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National Restaurant Association - Test new ideas with pop-up restaurants

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Test new ideas with pop-up restaurants

Pop-up restaurants are springing up, creating a buzz and can lead to new market share and extra revenue. According to National Restaurant Association's 2018 "What's Hot" chef's survey, pop-up restaurants are the sixth most popular restaurant concept trend.

Pop-up restaurants are mini-restaurants that temporarily operate in parks, plazas, galleries, warehouses, event centers and larger restaurants. Pop-up restaurateurs and their followers use blogs, Twitter and other social networks to inform people about the pop-ups. Some announce dining events just hours before they take place, and they often sell out.

Like food trucks, pop-up restaurants allow restaurateurs and chefs to hone their skills or test new food ideas. The concepts particularly appeal to new chefs or operators because they can take advantage of underused spaces and kitchens to introduce concepts without great expense. Pop-ups can also attract investors who want to transform an idea into a full operation or another dining possibility.

Many pop-ups begin as ways to offer food and flavors unavailable in a locality. As they attract devoted fans, they create “underground” dining communities.

Most pop-ups have served edgier gourmet cuisine, suggesting that the model works well for this segment. At the same time, more quick-service restaurants are jumping on board, and many industry analysts believe the format can work well for any concept. Big brands like McDonald's and Starbucks have launched pop-ups for a variety of occasions. 

Here are some reasons why pop-ups are popular:

  • Guest appeal. The millennial generation likes the novelty and creativity. And those guests can spread the word to their baby boomer parents.
  • Variety. Pop-ups are opportunities for operators to offer quick-hit innovations with frequently changing menus. A chef can operate a new pop-up for a weekend, close and open another one the following weekend.
  • Affordability. As the name implies, pop-ups don’t require long-term investments. Operators pay rent only as long as they occupy the space. A restaurateur might spend only a few thousand dollars a week to maintain a mini-restaurant.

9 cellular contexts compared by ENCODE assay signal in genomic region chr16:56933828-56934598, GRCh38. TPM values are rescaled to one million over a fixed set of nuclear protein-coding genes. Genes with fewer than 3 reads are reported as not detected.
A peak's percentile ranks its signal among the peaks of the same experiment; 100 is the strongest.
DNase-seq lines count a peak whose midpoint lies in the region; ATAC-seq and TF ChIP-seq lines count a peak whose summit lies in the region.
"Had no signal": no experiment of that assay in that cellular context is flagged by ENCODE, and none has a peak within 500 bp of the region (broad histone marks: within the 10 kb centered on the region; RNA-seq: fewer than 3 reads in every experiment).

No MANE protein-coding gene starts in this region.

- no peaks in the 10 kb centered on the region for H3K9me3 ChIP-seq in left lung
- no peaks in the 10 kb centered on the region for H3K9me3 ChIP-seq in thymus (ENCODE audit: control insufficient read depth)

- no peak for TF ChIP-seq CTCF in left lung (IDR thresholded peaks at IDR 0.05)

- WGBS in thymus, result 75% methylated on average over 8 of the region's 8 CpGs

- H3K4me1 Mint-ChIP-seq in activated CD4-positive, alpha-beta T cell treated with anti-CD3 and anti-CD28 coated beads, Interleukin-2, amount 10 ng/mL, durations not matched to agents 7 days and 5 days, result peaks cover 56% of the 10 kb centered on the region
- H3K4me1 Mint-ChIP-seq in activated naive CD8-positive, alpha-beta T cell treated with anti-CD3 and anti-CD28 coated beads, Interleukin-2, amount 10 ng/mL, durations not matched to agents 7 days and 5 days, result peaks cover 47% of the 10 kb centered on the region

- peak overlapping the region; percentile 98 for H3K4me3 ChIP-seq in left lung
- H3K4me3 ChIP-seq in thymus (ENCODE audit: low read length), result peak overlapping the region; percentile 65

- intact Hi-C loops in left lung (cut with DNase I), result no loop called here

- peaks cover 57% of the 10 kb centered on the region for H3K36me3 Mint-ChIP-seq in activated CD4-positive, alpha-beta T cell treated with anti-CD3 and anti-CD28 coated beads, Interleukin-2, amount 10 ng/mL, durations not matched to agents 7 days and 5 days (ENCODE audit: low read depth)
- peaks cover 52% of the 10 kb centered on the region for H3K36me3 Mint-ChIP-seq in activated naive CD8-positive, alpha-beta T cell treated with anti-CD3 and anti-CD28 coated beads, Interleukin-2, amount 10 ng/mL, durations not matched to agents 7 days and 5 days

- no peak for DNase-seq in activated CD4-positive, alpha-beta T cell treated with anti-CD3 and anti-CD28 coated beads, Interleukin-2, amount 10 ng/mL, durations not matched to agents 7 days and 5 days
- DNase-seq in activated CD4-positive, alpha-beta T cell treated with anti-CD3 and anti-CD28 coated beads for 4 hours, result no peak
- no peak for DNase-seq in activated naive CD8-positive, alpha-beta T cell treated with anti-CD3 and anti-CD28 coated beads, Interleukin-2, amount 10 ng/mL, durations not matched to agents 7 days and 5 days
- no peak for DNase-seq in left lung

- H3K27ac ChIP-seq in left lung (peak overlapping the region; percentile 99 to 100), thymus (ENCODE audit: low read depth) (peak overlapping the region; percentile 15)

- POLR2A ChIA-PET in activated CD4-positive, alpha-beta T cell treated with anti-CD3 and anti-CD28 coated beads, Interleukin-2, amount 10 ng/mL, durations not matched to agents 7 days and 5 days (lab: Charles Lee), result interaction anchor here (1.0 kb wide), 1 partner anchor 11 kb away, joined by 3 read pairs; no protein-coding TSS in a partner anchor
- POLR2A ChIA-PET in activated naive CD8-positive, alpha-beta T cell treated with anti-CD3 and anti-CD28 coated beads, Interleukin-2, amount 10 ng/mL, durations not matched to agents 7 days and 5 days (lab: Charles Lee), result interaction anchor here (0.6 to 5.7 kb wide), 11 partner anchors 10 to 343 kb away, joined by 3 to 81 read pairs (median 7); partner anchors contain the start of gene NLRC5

• Higher check averages. Because pop-ups often are exclusive, and their food often is rare or unusual, customers will pay a premium for the experience.
  • Portability. A successful pop-up concept can move from city to city. If it’s equally popular there, it might stay. If not, it might still receive press for the brand.
  • Growth potential. If the concept continues to grow, it could grow to a stand-alone operation or one that distributes packaged food.
  • Small loss potential. If a concept fails in one spot, it can be packed up and closed as swiftly as it started.

If you’re interested in launching a pop-up restaurant, reference these six strategies:

  • Consider planning a limited-seating event in a designated area of your establishment. The event could feature your latest menu items or a special presentation by one of your chefs. Create new promotional material and signage.
  • Team with another restaurant for a neighborhood event that highlights both brands. Generate interest with blogs, Twitter and Facebook. Because exclusivity helps sell pop-up events, make people think they might miss something special.
  • Plan weekly or bi-weekly pop-ups in your restaurant. Let what’s available seasonally inspire creativity and spontaneity. Keeps guests guessing about what’s coming next.
  • Prepare a theatrical pop-up. Create an area or room in your restaurant unlike anything guests have ever seen. Take them to a different place and time, such as a foreign locale with exotic flavors.
  • Connect with a cause. For example, you may be interested in donating a portion of food sales to a local food bank.
  • Use your restaurant as a pop-up for others, especially when you’re closed. If your restaurant serves only lunch and dinner, you could offer it as a pop-up for breakfast. 

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